Staying Committed, Part 4 of 5 – Guidelines for Godly Commitment

November 2, 2012

In order to stay committed and to keep commitments, we need to focus on full commitment to God and on living according to His Great Expectations with regard to the commitments we make. There’s no other way to truly stay committed. They are the standards by which He expects us to live.

Fortunately, we have many Biblical Lessons on Commitment to help us learn how to live according to His Great Expectations. In addition to these lessons, we now look at some guidelines the Bible gives us for keeping commitments in a way that honors God by Staying in the Boat.

5 Guidelines for Making Godly Commitments

  1. Make sure beliefs and commitments line up with each other (1 Timothy 4:16). Life sure is less complicated when what we believe and what we do don’t contradict each other. Not only do we feel more grounded, but our kids and those we are around the most feel more secure knowing what to expect from us.
  2. Stay committed to decisions but allow for flexibility in your approach (Proverbs 16:9). We need to make plans and to stay organized, but we also need to realize that God may redirect us at times or that we may be off on our plans. Other people can cause a change in plans too. Stay flexible.
  3. Be very careful with your words (Matthew 5:34-37). Our words are very important to God, so we certainly need to avoid making promises based on good intentions. Once a promise is made, it should be kept. Afraid of breaking promises? Be sure you can keep it before you make it.
  4. Ask God’s direction before committing (Joshua 9:14). Joshua promised the Edomites protection without consulting God. Had He talked to God first, Joshua most likely would not have fallen for their lies. Take time before committing, and don’t answer rashly based on emotion or pressure. Ask for time before making a commitment.
  5. Avoid over-commitment (1 Peter 4:8-11). Do you find yourself breaking commitments on a regular basis? Maybe you just put them off a lot or keep forgetting about them? If “rush” is your only speed, you’re probably over-committing yourself. Being committed is not necessarily about making commitments. In fact, I find that the fewer commitments I make, the more committed I am able to be.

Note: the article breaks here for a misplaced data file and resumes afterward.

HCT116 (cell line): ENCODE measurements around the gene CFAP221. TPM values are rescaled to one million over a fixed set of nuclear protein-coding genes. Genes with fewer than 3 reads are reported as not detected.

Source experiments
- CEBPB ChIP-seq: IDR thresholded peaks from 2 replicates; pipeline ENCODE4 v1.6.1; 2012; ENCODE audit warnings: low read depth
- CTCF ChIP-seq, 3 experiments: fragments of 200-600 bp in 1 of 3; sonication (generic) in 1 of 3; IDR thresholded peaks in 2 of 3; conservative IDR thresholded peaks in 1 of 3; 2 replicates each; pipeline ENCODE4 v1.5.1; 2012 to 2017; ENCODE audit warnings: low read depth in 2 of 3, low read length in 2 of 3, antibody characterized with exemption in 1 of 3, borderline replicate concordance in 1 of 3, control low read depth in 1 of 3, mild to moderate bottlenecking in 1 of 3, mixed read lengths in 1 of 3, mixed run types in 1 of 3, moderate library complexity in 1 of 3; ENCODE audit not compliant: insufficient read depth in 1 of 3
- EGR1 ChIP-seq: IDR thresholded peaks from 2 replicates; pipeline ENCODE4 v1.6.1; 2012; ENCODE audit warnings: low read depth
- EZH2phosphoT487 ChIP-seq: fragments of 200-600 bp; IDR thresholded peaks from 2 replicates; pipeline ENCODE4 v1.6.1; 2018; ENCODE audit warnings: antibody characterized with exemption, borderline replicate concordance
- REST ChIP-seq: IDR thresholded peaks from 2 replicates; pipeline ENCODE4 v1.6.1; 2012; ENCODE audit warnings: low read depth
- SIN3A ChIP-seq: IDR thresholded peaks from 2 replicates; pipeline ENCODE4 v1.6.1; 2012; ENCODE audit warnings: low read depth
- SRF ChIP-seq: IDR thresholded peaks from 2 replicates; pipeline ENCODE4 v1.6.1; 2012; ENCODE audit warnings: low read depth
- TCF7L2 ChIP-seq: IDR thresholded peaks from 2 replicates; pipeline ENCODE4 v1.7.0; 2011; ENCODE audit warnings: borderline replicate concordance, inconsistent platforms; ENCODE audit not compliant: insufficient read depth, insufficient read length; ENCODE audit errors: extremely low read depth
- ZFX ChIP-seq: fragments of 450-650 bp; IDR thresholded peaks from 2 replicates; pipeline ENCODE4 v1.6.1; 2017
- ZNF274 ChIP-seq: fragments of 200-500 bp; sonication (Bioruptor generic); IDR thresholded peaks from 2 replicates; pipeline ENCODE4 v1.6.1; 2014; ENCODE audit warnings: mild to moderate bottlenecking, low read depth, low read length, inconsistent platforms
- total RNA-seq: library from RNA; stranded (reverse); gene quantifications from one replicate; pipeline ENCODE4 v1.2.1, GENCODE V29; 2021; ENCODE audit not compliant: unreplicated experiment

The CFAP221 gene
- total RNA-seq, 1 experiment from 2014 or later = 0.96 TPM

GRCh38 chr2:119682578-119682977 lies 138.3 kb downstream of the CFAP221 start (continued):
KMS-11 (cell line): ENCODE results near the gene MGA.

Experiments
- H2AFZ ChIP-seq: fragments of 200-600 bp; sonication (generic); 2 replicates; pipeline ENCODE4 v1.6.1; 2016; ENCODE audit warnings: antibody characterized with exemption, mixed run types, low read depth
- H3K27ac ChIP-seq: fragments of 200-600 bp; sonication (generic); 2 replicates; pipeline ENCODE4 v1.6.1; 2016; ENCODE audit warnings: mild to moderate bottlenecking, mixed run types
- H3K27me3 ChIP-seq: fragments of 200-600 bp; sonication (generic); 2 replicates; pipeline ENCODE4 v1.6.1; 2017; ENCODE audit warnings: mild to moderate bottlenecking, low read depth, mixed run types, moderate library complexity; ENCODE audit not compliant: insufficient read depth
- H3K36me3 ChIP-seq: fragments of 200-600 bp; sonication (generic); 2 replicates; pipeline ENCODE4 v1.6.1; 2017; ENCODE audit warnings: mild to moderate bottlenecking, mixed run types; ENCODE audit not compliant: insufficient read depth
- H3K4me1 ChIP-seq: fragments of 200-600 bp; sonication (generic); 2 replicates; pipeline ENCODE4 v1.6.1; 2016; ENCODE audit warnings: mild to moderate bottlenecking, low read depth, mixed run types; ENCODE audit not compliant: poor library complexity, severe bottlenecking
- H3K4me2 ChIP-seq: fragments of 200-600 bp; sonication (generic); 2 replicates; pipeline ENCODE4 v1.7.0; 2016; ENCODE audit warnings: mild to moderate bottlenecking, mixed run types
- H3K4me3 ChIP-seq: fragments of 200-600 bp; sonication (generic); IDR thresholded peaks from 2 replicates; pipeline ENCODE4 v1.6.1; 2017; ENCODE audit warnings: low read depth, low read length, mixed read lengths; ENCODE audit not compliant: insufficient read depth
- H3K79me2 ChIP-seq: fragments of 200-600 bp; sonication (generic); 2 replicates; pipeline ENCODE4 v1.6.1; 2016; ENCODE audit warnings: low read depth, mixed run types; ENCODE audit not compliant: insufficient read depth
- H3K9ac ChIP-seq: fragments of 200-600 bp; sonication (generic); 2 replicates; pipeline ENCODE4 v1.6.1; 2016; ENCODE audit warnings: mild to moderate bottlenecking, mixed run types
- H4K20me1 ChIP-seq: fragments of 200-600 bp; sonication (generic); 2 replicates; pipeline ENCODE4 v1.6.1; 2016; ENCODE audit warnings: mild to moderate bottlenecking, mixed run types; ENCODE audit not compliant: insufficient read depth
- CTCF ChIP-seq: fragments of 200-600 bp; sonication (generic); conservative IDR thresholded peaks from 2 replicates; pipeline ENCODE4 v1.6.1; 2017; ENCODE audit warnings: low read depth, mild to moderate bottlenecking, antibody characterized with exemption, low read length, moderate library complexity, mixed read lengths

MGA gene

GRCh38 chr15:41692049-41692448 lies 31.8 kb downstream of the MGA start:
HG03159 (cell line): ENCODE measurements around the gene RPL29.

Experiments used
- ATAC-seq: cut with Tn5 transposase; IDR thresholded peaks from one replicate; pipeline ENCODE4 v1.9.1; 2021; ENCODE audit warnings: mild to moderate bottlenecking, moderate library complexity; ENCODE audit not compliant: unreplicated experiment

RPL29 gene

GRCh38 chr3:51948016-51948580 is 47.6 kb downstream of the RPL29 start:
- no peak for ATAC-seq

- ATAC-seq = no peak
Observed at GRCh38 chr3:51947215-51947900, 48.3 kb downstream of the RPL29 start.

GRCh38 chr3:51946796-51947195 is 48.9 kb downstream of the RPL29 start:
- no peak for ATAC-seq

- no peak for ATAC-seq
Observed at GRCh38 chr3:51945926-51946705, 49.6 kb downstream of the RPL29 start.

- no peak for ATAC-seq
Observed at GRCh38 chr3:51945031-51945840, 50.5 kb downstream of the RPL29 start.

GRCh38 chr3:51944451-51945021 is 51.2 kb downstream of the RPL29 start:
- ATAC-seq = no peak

Don’t Jump Out of the Boat!

When we feel overwhelmed with life rushing in, we sometimes feel like jumping out of the boat all together. Just escape in any way possible. But that’s not God’s desire for our lives.

We need discernment, prayer, caution & accountability in order to stay committed. We need room (margin) in our days, weeks, months, years & lives in order to keep the commitments we make.

Over-commitment not only leads to a desire to abandon ship, it also can lead to damaging our integrity, through the damaging of relationships and our own ability to spiritually, physically and mentally stay committed and to reach the other shore victoriously.

DISCUSSION: What tips do you have for avoiding over-commitment? Tell us in the comment section, and your tips may be used in a future post on how to avoid over-commitment.

For another way to look at our boat analogy, check out Put your boat in the water by Kathy Howard at Laced with Grace.

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7 Responses to “Staying Committed, Part 4 of 5 – Guidelines for Godly Commitment”

  1. I think there's also benefit in regularly stopping to evaluate all of our commitments. If we're over committed, it may be that we could get rid of some of our commitments in a way that still keeps our integrity in tact. And if not, then we're definitely more hesitant to get over committed in the future.

    • Kari Scare Says:

      Excellent point, Loren. Keeping commitments certainly helps keeo our integrity in tact. And, monitoring integrity can help prevent over-commitment.

      • Mark Allman Says:

        To follow up on Loren's comment. I think one thing we should, if it would be appropriate, consider when making commitments is to consider putting a time limit on your commitment up front and discuss that you will do what Loren says and evaluate it at the end of that time. You can then extend it for another period of time or gracefully bow out.

        Of course there are some commitments that you should not put a time limit on.

        • Kari Scare Says:

          Where possible & appropriate, it's definitely a good idea. We can also make a point to assess ALL commitments regularly, if we should end them, how we should step it up, what we need to change, etc. We should do this even if a commitment doesn't have a specific end date. I bet Loren could write a great post on doing this, if he hasn't already.

  2. Mark Allman Says:

    I think it helps to talk with your spouse or a friend before you make any commitments so they can offer perspective and point out what all you have going on now. We do need to review current commitments in light of considering a new one. What effect will the new one have on our current commitment. We have to turn down good stuff sometimes just because we can not do it the service it needs.

  3. […] Guidelines for Godly Commitment, point number 5 briefly addressed the importance of avoiding over-commitment. Because […]

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